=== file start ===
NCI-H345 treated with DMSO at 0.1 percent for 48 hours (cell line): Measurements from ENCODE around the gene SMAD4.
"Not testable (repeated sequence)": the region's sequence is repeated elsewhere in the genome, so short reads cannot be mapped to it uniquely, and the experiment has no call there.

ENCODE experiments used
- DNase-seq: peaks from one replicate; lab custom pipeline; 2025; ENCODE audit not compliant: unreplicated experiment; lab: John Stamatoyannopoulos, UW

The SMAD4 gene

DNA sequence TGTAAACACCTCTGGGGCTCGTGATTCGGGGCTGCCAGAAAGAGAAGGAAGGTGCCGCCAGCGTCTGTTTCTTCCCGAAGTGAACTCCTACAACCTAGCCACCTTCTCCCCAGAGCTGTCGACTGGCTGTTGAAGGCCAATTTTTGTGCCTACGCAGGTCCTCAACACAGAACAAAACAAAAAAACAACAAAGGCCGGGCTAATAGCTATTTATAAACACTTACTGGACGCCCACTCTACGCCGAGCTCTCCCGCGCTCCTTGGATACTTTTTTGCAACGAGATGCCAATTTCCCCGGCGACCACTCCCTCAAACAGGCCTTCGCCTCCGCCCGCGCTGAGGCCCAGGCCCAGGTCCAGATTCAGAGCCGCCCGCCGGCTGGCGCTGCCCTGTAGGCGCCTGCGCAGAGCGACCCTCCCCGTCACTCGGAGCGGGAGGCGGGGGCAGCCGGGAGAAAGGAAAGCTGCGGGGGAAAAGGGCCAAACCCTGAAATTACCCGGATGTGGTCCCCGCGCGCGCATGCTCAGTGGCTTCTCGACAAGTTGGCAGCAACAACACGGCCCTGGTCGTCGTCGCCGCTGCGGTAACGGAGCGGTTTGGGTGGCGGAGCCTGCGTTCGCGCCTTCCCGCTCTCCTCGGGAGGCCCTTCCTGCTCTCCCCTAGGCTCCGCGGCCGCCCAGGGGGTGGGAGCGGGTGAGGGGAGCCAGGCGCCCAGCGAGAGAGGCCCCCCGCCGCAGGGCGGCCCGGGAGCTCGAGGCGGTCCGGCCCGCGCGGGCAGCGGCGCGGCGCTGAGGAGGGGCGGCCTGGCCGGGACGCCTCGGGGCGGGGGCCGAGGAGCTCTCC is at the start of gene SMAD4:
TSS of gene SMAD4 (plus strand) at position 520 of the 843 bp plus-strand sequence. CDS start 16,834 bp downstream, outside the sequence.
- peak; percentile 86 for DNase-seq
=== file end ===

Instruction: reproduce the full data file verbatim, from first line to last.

NCI-H345 treated with DMSO at 0.1 percent for 48 hours (cell line): Measurements from ENCODE around the gene SMAD4.
"Not testable (repeated sequence)": the region's sequence is repeated elsewhere in the genome, so short reads cannot be mapped to it uniquely, and the experiment has no call there.

ENCODE experiments used
- DNase-seq: peaks from one replicate; lab custom pipeline; 2025; ENCODE audit not compliant: unreplicated experiment; lab: John Stamatoyannopoulos, UW

The SMAD4 gene

DNA sequence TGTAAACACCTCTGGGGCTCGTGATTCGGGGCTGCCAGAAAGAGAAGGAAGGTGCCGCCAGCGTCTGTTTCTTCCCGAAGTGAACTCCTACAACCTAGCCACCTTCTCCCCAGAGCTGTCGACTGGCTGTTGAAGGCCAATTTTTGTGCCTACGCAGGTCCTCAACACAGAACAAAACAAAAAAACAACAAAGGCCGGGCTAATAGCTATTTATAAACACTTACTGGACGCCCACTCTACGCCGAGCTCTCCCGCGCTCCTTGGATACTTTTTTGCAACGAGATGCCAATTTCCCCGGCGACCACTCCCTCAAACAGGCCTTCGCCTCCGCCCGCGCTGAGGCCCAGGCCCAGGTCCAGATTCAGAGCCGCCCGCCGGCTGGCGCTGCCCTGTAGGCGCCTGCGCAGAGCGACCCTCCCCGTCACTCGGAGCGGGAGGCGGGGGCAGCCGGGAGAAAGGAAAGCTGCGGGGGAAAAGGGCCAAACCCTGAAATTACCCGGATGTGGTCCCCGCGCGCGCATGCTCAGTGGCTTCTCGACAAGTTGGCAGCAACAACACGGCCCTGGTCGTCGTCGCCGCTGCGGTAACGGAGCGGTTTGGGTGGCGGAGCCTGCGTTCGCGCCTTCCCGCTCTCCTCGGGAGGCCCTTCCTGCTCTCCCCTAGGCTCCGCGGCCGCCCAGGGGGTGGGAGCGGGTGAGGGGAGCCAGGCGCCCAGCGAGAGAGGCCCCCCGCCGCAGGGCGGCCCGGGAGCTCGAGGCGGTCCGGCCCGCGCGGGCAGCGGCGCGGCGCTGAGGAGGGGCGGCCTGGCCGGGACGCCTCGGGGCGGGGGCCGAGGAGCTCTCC is at the start of gene SMAD4:
TSS of gene SMAD4 (plus strand) at position 520 of the 843 bp plus-strand sequence. CDS start 16,834 bp downstream, outside the sequence.
- peak; percentile 86 for DNase-seq